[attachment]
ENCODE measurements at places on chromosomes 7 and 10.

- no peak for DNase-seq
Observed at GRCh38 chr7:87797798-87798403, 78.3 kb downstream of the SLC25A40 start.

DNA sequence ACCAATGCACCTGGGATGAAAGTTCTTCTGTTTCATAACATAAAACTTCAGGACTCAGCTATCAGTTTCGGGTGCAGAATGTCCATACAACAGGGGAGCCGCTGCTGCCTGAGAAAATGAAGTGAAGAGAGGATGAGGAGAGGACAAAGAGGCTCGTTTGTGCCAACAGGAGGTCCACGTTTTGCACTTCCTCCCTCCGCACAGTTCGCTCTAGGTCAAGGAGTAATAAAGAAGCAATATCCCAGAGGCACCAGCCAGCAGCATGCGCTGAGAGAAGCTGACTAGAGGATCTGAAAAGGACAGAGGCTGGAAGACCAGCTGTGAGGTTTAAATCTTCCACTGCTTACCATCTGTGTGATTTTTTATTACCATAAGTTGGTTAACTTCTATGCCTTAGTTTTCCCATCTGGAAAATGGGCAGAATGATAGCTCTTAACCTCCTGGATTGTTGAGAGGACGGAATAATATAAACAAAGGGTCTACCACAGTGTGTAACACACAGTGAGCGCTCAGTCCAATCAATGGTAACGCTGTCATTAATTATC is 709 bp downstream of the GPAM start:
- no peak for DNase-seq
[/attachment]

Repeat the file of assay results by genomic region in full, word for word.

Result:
ENCODE measurements at places on chromosomes 7 and 10.

- no peak for DNase-seq
Observed at GRCh38 chr7:87797798-87798403, 78.3 kb downstream of the SLC25A40 start.

DNA sequence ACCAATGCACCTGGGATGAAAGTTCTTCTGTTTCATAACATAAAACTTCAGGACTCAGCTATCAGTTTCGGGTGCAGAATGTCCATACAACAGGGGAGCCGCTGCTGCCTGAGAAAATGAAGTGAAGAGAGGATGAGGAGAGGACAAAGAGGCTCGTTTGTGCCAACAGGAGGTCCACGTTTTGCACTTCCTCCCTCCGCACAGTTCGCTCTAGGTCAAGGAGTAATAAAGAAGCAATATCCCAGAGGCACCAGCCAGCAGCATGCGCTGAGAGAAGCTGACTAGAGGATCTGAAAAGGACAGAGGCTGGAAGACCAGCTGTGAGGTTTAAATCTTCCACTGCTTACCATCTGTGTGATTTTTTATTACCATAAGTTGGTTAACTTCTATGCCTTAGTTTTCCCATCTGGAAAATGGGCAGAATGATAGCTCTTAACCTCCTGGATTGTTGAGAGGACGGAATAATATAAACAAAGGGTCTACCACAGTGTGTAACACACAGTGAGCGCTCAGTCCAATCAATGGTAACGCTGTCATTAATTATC is 709 bp downstream of the GPAM start:
- no peak for DNase-seq